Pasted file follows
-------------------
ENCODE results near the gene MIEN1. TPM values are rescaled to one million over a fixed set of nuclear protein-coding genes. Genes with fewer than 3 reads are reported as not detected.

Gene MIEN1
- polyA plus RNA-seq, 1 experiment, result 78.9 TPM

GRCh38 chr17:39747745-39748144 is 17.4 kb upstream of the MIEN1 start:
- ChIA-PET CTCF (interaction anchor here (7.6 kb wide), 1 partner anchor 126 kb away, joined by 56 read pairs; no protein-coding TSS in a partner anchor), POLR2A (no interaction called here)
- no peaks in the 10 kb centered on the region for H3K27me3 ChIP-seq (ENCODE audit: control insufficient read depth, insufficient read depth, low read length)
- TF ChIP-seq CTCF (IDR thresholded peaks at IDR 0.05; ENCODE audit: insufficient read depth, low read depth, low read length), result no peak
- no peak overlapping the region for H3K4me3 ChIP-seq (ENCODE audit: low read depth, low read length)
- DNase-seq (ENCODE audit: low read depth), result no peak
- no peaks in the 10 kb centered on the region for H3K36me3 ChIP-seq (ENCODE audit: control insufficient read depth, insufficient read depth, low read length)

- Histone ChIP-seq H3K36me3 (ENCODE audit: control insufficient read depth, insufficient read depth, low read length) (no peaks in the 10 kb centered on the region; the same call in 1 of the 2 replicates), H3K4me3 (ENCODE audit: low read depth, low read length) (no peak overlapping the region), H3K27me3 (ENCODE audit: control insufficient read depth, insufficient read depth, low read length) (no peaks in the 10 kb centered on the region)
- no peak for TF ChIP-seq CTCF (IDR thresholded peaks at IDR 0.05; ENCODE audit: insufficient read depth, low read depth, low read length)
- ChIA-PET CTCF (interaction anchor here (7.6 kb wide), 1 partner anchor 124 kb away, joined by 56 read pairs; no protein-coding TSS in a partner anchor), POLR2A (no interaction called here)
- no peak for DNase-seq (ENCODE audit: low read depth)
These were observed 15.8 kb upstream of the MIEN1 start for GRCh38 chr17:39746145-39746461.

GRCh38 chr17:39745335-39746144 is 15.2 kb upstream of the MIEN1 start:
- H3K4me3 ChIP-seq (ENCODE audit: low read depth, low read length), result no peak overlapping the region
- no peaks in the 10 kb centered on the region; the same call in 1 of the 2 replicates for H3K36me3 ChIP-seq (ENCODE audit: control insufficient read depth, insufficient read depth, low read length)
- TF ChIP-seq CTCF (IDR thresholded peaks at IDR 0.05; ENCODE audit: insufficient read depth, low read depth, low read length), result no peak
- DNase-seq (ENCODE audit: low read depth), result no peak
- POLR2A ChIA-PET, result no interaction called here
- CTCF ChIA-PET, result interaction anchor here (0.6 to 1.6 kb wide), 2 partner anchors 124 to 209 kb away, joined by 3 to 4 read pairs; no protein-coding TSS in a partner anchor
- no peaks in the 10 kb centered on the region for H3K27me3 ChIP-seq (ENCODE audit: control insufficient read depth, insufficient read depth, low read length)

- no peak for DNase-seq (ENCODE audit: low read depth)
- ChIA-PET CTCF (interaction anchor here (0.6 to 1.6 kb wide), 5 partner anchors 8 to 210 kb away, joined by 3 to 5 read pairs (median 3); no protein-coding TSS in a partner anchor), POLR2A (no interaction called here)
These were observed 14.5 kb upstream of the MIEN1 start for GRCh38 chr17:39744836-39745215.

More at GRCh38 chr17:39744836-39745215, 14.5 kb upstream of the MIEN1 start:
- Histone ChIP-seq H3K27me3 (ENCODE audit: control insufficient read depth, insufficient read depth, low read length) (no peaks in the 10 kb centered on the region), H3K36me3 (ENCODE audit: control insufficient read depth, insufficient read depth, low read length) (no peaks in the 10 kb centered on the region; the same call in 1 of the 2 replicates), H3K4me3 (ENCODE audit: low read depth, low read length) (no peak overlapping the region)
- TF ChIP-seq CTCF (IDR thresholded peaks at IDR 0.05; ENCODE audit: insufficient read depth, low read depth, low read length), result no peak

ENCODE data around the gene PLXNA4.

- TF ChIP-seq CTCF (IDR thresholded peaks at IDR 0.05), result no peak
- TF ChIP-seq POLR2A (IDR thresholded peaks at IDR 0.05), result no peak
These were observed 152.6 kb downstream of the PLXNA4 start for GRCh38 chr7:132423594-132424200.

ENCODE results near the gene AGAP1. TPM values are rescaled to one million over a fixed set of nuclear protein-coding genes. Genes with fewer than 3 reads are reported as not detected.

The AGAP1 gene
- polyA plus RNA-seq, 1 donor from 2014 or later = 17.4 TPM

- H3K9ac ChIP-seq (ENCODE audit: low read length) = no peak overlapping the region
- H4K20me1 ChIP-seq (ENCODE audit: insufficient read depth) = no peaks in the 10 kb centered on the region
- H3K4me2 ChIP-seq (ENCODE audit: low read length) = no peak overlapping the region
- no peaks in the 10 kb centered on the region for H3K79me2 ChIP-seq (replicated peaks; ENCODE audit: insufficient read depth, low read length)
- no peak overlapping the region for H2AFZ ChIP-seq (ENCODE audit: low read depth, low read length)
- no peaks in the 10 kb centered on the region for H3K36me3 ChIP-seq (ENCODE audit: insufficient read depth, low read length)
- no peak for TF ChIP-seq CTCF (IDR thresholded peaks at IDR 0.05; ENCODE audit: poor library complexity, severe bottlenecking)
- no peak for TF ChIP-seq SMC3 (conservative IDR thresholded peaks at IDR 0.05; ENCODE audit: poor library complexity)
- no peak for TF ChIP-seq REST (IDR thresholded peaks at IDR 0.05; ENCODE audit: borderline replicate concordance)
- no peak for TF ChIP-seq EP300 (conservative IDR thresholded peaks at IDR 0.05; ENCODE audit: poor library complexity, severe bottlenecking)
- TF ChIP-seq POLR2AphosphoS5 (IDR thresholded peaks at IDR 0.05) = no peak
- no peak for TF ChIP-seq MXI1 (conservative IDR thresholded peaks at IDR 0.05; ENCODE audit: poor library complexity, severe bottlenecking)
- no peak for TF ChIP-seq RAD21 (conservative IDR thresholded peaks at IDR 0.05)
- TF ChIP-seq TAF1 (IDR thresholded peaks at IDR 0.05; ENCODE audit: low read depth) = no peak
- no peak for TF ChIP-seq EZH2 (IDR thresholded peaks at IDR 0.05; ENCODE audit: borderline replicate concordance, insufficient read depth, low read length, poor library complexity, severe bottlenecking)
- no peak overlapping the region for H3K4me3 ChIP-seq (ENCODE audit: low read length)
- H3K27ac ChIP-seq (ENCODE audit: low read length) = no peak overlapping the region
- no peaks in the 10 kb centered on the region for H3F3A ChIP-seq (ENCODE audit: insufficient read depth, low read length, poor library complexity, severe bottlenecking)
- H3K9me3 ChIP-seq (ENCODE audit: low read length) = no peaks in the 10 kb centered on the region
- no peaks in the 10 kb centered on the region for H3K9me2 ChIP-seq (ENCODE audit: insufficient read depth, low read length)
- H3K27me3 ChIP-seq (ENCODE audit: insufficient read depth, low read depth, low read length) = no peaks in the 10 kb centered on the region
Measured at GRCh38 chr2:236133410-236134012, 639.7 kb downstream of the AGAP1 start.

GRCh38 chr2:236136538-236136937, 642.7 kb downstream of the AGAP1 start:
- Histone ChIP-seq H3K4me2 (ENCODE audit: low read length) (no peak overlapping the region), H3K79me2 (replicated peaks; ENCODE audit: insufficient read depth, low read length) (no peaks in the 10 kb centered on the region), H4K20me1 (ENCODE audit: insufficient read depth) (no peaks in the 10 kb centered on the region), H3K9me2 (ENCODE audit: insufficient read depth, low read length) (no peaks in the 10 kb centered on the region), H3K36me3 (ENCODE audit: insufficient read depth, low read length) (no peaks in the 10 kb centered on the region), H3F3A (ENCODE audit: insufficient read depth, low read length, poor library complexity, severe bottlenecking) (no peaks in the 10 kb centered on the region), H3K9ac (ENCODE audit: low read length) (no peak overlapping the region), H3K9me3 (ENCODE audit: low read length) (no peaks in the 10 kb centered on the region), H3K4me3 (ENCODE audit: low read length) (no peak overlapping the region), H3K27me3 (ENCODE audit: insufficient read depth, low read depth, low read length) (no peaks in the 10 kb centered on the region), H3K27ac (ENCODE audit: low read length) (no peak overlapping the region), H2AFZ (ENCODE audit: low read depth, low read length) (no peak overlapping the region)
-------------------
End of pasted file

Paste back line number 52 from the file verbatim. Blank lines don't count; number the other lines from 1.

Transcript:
- no peak overlapping the region for H3K4me3 ChIP-seq (ENCODE audit: low read length)